Freeware liberates academic publishing - SFU News - Simon Fraser University 2012-09-18


A new open-source software program created by the SFU-based non-profit Public Knowledge Project (PKP) promises to revolutionize the way academic researchers circulate their work by making it easy to publish scholarly books online.

Open Monograph Press (OMP), set for release Sept. 17, establishes an online workspace for publishing monographs, edited volumes and scholarly editions

The software builds on previous PKP free publishing tools such as Open Journal Systems (OJS), which has been downloaded by more than 14,000 users worldwide since it was introduced in 2001.  It includes significant workflow management, access and security, role configuration and distribution enhancements and provides all the catalogue-management and publishing tools necessary for running a book press online.

‘Scholarly monograph publishing is facing a lot of economic difficulties and new competition from e-book publishing,’ says SFU associate librarian and PKP managing director, Brian Owen. ‘Even the bigger university presses are having trouble staying afloat. For any researcher wanting to publish a book, the options are often pretty limited.  OMP streamlines the production process, giving publishers the tools and online platform to complete a book, edit it, review it and make it available online,’ says Owen, adding that even individual authors might be interested in using it. ‘It will be a boon for academics looking for a cost-effective way to publish their work,’ says Owen. ‘It’s also very suitable for an open-access publishing model that makes their research freely available to the public.’ PKP is a research initiative of SFU, Stanford University and other partners. Since its formation in 1998, the group has employed dozens of students and collaborated with dozens more academics, educators, government officials, journalists and others to increase professional and public access to knowledge resources.  SFU Library currently hosts 415 e-journals using the OJS software and also hosts e-journal web portals for countries such Sri Lanka, Bangladesh and Nepal. The portals aggregate the content of as many as 60 journals in each country, making them accessible via a single website.”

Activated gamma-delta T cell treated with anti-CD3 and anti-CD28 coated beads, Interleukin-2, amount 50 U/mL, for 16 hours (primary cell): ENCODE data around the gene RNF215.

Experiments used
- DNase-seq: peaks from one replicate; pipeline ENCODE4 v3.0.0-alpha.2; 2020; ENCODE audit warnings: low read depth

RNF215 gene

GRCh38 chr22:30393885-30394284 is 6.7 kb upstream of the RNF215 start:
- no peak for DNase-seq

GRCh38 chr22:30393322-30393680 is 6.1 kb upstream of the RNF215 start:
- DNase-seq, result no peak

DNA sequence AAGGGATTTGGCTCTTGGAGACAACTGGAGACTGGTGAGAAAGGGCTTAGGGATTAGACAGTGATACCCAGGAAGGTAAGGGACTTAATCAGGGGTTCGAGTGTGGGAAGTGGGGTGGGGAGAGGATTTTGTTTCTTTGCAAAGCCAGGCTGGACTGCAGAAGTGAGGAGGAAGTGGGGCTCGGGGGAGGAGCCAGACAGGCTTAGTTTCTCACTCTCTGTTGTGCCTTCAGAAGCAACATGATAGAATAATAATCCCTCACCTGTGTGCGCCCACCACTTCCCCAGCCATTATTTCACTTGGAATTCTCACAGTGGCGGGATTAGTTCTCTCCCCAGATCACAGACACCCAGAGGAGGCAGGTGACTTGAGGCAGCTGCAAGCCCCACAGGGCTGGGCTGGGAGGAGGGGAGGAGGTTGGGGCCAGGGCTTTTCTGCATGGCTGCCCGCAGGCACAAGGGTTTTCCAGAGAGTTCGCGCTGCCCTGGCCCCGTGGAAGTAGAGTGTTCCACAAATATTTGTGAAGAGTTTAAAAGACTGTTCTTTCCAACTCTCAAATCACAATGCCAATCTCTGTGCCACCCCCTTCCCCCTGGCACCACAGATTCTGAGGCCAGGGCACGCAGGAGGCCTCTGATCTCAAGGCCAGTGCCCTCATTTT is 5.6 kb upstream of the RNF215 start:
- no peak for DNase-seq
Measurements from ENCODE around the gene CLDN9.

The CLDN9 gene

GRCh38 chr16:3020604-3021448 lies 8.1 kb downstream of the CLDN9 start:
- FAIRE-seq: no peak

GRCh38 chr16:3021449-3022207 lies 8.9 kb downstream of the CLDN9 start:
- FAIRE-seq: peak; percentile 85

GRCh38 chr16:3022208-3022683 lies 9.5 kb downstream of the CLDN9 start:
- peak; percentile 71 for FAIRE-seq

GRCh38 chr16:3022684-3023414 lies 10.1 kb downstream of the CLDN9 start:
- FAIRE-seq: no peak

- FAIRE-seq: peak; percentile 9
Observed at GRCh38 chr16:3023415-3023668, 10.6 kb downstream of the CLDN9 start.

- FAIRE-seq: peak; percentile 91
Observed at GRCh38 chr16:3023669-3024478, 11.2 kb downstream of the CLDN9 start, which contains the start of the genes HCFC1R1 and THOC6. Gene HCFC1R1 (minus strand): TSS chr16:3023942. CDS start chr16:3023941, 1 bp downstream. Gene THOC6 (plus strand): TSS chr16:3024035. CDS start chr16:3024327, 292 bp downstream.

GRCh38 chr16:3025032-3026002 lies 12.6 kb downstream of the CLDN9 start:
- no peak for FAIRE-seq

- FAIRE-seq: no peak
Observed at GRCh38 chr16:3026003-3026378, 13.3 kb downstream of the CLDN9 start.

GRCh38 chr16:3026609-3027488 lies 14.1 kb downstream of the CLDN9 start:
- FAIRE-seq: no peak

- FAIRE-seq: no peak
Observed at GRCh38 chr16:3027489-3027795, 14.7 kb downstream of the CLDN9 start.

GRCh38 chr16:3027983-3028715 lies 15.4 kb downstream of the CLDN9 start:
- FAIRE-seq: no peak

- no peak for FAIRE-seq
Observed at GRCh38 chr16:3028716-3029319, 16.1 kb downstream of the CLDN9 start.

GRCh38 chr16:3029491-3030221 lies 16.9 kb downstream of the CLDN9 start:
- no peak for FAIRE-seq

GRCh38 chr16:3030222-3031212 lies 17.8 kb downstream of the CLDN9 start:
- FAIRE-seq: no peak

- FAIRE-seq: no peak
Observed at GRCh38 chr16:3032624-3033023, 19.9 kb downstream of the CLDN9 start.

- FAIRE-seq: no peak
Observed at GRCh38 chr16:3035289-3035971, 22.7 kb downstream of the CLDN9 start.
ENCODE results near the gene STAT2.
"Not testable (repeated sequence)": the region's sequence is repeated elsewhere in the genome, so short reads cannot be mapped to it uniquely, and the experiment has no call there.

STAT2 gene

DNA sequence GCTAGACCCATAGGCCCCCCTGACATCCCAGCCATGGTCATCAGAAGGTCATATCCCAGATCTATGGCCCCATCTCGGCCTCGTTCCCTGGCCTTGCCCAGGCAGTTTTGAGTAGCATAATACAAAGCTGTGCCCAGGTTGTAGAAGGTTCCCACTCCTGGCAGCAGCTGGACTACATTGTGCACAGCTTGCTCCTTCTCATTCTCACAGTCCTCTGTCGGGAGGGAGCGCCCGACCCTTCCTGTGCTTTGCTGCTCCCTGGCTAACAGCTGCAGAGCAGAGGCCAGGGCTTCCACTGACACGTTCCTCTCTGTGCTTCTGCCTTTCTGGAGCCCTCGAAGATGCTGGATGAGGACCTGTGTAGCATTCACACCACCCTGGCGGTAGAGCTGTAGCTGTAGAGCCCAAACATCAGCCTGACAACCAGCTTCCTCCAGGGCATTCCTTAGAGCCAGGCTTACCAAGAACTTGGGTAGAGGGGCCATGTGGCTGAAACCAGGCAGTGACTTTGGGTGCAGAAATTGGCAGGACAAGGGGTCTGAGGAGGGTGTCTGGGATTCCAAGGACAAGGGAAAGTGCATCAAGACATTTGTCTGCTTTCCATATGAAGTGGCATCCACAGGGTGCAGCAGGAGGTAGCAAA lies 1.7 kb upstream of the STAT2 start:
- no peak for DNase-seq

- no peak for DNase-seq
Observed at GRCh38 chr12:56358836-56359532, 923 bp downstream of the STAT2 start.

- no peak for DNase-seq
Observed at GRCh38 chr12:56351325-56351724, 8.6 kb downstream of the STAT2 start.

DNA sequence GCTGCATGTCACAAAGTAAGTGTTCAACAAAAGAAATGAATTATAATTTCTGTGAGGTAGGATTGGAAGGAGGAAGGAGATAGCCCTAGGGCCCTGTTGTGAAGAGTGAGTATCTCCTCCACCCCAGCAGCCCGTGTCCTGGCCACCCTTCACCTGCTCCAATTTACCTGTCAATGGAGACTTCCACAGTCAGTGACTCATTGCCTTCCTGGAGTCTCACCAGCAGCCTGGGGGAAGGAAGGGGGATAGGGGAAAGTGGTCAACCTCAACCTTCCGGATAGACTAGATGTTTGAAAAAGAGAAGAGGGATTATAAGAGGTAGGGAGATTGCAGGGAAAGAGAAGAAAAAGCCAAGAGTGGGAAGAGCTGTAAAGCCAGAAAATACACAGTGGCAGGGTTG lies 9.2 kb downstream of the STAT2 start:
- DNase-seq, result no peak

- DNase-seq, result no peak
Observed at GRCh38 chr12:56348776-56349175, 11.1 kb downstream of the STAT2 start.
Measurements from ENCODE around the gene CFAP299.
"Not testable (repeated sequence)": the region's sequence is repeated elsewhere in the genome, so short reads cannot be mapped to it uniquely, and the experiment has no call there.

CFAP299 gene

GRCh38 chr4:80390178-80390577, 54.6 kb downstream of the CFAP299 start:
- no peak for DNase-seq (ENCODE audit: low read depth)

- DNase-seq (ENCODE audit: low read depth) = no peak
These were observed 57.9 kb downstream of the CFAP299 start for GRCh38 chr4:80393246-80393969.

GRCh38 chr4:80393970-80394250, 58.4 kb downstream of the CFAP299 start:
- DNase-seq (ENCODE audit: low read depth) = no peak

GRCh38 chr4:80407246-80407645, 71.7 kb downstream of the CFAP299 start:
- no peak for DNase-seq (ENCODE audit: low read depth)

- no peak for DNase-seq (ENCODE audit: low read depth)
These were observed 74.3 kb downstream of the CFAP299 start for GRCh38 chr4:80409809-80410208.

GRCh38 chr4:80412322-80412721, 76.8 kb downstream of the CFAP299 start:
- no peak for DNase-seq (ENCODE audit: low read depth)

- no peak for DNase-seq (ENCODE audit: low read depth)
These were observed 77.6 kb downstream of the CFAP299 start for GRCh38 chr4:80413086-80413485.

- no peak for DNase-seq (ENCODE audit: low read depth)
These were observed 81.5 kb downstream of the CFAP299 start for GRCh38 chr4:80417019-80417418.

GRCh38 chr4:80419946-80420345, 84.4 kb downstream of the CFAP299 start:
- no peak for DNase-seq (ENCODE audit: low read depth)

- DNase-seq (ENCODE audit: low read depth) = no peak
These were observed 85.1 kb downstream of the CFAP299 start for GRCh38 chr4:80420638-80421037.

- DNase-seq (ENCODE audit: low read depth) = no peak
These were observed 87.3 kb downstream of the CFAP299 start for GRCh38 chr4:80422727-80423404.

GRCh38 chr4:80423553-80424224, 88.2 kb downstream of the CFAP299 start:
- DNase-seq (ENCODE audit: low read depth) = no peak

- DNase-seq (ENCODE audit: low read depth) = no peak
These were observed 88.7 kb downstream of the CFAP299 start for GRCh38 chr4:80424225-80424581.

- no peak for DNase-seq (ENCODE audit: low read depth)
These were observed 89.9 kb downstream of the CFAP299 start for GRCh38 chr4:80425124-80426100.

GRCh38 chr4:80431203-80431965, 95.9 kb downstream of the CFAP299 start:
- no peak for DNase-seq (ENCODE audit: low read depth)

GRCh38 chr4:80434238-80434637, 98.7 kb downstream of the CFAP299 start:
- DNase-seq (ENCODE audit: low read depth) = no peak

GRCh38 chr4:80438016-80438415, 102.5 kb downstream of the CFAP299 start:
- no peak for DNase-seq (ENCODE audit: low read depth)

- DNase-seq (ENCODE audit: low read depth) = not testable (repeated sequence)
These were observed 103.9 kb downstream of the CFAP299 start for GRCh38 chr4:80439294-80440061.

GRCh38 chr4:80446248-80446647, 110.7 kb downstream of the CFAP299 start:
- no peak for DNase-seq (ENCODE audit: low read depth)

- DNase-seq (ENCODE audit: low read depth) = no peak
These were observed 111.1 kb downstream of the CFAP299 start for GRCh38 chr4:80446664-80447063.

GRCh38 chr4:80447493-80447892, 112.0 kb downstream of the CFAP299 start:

From feeds:

Open Access Tracking Project (OATP) »

Tags: oa.ssh oa.libraries oa.books oa.librarians oa.ojs oa.floss oa.omp oa.stanford.u oa.publishing oa.simon_fraser.u oa.pkp oa.announcements

Date tagged:

09/18/2012, 17:26

Date published:

09/18/2012, 13:26